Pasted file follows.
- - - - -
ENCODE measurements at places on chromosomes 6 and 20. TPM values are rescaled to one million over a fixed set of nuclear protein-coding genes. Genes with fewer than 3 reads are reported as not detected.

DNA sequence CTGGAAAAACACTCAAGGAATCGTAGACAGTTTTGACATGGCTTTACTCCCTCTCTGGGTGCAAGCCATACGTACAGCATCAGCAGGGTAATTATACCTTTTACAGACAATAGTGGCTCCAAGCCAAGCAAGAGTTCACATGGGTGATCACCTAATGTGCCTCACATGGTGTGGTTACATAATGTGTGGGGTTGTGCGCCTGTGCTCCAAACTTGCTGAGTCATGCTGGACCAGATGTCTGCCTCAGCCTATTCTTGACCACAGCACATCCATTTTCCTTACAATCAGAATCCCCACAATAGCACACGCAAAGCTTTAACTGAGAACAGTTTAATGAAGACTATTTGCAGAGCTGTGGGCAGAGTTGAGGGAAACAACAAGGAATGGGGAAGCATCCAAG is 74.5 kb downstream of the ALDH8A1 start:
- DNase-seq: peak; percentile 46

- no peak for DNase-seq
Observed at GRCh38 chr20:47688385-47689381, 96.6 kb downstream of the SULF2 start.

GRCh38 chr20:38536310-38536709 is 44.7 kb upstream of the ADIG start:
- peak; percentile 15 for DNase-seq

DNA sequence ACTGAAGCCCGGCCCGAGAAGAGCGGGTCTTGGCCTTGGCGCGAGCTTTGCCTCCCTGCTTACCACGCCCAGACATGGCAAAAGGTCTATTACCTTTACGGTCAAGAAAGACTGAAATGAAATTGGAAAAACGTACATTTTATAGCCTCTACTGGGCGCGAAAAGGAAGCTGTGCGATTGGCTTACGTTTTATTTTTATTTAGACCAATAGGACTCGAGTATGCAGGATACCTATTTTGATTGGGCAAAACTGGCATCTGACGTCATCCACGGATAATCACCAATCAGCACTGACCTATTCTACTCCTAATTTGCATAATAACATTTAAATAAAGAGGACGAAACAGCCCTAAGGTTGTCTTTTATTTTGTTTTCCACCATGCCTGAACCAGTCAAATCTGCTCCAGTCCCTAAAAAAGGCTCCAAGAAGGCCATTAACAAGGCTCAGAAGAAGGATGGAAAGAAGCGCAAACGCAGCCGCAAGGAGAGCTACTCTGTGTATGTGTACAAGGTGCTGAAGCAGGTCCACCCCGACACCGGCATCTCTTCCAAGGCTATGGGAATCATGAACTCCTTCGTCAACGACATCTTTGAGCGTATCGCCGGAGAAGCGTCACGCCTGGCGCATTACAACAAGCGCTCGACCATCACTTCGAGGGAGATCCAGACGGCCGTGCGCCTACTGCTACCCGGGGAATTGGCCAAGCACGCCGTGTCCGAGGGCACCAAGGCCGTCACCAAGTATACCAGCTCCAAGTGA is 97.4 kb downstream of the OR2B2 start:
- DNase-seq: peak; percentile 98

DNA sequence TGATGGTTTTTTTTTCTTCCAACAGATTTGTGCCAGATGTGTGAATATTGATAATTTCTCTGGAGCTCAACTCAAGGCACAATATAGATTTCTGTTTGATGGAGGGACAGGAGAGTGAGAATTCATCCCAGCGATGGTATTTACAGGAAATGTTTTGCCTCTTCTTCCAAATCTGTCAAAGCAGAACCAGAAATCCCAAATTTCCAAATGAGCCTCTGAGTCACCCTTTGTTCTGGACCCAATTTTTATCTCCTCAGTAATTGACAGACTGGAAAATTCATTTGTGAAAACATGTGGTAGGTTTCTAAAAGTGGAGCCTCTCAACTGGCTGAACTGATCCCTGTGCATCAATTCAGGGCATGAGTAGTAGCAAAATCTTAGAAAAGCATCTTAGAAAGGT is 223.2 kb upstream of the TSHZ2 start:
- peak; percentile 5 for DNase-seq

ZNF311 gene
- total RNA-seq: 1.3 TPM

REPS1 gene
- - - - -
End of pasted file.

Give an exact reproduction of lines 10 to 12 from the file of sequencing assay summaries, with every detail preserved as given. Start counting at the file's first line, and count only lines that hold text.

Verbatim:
DNA sequence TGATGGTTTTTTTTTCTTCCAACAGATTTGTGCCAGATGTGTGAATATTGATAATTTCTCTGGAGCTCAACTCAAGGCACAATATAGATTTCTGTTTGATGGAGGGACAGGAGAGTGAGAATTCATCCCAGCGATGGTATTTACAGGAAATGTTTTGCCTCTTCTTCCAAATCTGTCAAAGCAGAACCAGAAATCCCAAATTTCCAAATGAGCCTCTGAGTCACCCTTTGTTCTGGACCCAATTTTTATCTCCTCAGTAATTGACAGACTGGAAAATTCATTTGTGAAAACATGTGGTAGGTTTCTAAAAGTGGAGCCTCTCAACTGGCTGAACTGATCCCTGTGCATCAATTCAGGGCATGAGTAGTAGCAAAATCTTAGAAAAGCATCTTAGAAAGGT is 223.2 kb upstream of the TSHZ2 start:
- peak; percentile 5 for DNase-seq

ZNF311 gene